Chapter Fifty-three: Mrs. Weston gives birth to a little girl, Anna, and begins discussing the possibility of marrying her to one of Isabella’s sons. Emma and Mr. Knightley publicly share the news of their engagement. Mr. Woodhouse dislikes the idea of Emma marrying Mr. Knightley because it would force him to change his habits. Still, he inevitably assents to the marriage, and Emma hopes that time and reassurance will inevitably soften the old man. Emma tells Mr. Knightley that she cannot call him by his first name but promises to call him George after they are married.
Analysis: Austen explores the dynamics of marriage and courtship in this chapter with the reminder that elite parents immediately plan for their child's marriage. Just barely after she has been delivered, Anna Weston already seems a possible match for Henry Knightley. Also, the birth of Anna Weston gives additional light on the role of the governess. Emma notes that Miss Weston will be performing essentially the same job for her daughter that she did when she taught Emma at Hartfield.
Other details of the formality of courtship emerge. To Emma, her fiancé will be Mr. Knightley until they marry, and only then will she call him George. She still considers it improper to use his first name, even though they are engaged. Also, there is proper etiquette for revealing news of the marriage that Emma and Mr. Knightley must follow. Mr. Woodhouse, the most difficult case, must know almost immediately, and it is also proper form to tell the Westons. However, there are few members of Highbury society who can be ignored; it would even be impolite not to tell Jane Fairfax and Miss Bates the news.
Chapter Fifty-four: Harriet Smith is to be married to Robert Martin. Emma is somewhat disappointed by Harriet’s decision, as Mr. Knightley suspects, but he reminds her that Harriet will be happy and secure. When Frank Churchill and Jane Fairfax visit Highbury, Emma realizes that Mr. Knightley was the most suitable choice for her.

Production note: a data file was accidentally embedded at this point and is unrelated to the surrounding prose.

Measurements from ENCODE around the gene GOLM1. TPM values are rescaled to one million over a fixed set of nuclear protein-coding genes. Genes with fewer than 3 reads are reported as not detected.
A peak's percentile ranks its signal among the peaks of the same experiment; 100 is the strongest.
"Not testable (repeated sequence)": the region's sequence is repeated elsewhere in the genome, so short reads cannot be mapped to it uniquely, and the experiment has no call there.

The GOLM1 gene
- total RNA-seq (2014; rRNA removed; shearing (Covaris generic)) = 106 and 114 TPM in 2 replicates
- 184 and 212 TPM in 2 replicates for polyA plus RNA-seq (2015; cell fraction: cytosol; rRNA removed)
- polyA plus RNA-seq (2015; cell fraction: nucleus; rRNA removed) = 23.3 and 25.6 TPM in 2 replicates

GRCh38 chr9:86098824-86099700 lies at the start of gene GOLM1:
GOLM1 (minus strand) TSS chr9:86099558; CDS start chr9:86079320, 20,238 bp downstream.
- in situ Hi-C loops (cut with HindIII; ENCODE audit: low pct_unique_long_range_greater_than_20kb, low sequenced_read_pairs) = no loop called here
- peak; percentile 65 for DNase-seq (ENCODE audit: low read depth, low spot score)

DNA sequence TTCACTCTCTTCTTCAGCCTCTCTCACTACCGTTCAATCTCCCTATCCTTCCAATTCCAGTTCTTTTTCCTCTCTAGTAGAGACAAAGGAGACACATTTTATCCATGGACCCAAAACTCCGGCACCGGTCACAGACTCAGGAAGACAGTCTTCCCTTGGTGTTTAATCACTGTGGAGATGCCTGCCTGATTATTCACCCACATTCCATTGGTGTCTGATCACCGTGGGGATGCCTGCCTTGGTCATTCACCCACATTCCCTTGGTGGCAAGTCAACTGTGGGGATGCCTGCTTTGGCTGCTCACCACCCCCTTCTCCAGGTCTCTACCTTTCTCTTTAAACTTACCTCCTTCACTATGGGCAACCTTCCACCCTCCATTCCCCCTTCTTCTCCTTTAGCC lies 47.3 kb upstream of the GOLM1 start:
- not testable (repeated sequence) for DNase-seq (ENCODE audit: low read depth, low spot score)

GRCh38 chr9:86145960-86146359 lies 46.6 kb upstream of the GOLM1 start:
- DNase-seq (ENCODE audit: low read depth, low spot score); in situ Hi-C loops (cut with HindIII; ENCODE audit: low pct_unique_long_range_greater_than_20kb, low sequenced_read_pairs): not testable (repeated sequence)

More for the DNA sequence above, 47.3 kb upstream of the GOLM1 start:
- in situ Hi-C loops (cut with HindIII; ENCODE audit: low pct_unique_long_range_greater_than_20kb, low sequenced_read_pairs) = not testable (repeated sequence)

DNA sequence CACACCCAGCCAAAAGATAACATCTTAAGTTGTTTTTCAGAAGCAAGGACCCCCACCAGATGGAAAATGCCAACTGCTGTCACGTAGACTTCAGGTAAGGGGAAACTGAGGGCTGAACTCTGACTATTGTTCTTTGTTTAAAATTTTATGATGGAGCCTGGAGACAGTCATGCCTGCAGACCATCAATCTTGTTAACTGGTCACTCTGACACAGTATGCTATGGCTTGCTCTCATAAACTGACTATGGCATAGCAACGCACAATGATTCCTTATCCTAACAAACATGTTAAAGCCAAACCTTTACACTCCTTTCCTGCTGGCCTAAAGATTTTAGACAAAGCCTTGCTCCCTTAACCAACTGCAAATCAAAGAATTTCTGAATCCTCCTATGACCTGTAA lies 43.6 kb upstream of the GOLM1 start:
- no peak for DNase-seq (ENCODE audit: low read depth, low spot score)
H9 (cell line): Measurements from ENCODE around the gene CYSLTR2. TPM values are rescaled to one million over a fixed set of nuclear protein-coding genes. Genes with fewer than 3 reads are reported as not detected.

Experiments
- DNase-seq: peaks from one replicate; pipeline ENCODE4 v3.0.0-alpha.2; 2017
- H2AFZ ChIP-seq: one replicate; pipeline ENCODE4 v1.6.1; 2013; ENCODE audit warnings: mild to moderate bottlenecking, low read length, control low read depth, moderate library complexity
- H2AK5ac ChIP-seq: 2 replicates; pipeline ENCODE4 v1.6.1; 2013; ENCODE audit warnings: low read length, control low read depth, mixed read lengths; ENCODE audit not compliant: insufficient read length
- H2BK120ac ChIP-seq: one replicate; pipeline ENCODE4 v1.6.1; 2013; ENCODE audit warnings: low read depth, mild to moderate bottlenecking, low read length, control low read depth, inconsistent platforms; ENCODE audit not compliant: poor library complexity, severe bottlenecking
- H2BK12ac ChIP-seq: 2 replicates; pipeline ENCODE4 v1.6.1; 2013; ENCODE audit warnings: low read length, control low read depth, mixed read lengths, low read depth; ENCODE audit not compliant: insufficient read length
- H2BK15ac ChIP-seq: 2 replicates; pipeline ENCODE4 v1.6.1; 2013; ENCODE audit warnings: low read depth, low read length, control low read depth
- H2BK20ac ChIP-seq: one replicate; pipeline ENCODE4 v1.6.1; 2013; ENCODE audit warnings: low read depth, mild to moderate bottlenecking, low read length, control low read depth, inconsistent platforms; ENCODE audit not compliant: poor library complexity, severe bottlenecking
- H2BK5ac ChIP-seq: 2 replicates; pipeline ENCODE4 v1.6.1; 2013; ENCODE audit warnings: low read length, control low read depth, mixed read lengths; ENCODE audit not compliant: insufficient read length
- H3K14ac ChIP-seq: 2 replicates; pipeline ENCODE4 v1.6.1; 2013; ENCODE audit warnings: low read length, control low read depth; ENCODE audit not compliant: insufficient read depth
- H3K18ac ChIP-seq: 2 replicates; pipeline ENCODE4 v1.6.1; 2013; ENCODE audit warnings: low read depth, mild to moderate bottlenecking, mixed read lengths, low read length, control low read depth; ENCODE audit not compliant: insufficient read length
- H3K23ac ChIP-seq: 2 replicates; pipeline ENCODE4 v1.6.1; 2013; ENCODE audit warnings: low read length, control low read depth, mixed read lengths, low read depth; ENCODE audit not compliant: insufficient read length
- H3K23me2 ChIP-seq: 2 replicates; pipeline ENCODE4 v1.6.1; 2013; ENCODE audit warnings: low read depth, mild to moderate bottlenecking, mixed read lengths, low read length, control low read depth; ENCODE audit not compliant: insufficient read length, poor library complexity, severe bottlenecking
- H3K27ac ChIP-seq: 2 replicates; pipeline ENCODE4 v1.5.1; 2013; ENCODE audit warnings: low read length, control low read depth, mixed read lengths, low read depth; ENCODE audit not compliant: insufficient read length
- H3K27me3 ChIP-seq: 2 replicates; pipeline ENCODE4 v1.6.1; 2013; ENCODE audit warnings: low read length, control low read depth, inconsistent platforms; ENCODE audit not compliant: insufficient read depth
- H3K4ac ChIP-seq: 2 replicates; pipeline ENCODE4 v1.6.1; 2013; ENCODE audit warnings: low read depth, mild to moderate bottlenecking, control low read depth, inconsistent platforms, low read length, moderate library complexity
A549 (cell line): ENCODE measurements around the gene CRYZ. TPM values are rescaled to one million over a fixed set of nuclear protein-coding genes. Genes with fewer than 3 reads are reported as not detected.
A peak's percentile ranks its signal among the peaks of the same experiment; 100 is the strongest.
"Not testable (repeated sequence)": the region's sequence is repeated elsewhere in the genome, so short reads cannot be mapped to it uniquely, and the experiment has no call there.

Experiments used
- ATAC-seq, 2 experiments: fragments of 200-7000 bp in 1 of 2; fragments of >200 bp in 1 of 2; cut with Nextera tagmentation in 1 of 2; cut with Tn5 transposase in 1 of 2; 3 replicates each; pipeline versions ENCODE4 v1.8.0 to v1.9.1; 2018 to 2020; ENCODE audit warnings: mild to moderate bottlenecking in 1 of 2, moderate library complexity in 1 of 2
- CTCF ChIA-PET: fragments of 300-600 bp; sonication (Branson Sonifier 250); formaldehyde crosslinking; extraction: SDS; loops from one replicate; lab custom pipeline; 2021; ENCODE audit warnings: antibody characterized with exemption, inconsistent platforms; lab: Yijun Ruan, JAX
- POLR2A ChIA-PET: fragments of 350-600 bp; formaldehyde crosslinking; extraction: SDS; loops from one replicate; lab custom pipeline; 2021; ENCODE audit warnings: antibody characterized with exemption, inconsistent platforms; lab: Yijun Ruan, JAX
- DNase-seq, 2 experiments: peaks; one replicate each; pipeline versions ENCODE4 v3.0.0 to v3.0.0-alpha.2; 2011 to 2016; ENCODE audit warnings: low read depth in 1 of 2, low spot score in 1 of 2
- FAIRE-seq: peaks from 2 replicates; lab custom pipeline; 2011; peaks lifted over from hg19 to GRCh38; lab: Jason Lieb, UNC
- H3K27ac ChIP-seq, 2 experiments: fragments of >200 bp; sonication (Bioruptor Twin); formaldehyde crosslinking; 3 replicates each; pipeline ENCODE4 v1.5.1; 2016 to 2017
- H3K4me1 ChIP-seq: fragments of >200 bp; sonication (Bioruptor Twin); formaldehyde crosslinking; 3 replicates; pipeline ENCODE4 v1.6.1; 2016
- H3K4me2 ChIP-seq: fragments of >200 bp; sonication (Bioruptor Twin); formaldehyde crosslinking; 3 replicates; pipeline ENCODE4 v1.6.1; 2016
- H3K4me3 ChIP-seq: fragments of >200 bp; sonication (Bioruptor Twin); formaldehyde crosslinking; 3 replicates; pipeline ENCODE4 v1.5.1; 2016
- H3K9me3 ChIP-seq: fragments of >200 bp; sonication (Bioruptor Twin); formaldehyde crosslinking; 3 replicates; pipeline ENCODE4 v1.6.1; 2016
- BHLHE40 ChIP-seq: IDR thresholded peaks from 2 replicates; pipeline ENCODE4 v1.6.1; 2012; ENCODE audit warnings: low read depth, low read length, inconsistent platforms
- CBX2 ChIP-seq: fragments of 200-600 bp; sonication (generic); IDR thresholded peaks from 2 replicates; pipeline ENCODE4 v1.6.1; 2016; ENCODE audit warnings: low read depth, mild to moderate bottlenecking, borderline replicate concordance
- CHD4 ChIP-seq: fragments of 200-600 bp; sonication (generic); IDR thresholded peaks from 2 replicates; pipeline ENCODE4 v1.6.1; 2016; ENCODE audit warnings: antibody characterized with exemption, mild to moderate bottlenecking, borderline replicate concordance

Analysis: This chapter concludes Harriet Smith's romantic pursuits, as she agrees to marry the man whom she was originally meant to marry. She has given up the pretensions that Emma instilled in her and finally accepted her devoted suitor. This emphasizes the negative effect that Emma had on the young woman. If not for Emma's interventions, Harriet would have married Robert Martin sooner and been immediately content. By taking Harriet under her wing and giving her a sense of vanity, Emma postponed Harriet’s happiness with a succession of heartbreaks.
It is important to note how Emma has changed in this chapter. She is a bit disappointed by Harriet’s engagement, for she still harbors some wish that Harriet could find a more highborn husband, but comes to realize that Harriet's connections are worse than Robert Martin's and that Harriet can only benefit from the match. Emma has come to agree with Mr. Knightley's earlier view that Harriet’s marriage to Robert Martin is the most sensible choice.
The similarity between Emma Woodhouse and Frank Churchill becomes more evident in this chapter. Both require spouses who will bring out their best qualities while subduing their worst. Frank Churchill and Emma indulge each other's vanity and immaturity, but with the influence of Jane Fairfax and Mr. Knightley, respectively, Frank and Emma become more sensible and decent persons. It becomes clear that they would ultimately have been unsuitable for one another.
In the novel, the relationships that work best are those in which the spouses complement each other but do not necessarily resemble one another Mr. and Mrs. Elton share a vulgar attention to social status and an utter lack of consideration for others' feelings. But Jane Fairfax counters Frank's insubstantial character with a reserved demeanor, Robert Martin is sensible where Harriet Smith is foolish and gullible, and Mr. Knightley is perceptive where Emma misjudges situations.
Chapter Fifty-five: Harriet writes to Emma about Robert Martin and admits that she was silly to consider Mr. Knightley. Harriet has learned the truth about her parents: her father was a respectable tradesman who could provide for her stay at Mrs. Goddard's school. Emma meets Robert Martin and becomes convinced that Harriet will be happy with him. Harriet marries Robert Martin, Frank Churchill marries Jane Fairfax, and later, after Mr. Woodhouse is placated, Emma marries Mr. Knightley.
Analysis: Everything is set right in this chapter: Harriet becomes a respectable member of society when she learns of her family connections and finds happiness with Robert Martin. She is, as Emma had hoped, from a decent family and can now enter society without any undue suspicion.
Not surprisingly, Mr. Woodhouse becomes supportive of his daughter's marriage when he realizes that it will benefit his own comfort. He agrees to the marriage after a string of robberies because he thinks that Mr. Knightley's presence at Hartfield will keep him safe.
Emma herself finally fulfills Austen’s expectations and is married to Mr. Knightley. Upon her marriage, she is set to leave Highbury for a vacation to the ocean, the first instance in the novel in which she leaves her home. If Emma has conceded some of her independence to Mr. Knightley and allowed herself to be less than the center of attention, she has opened herself to new experiences and the possibility of a life in which things remain acceptably beyond her control.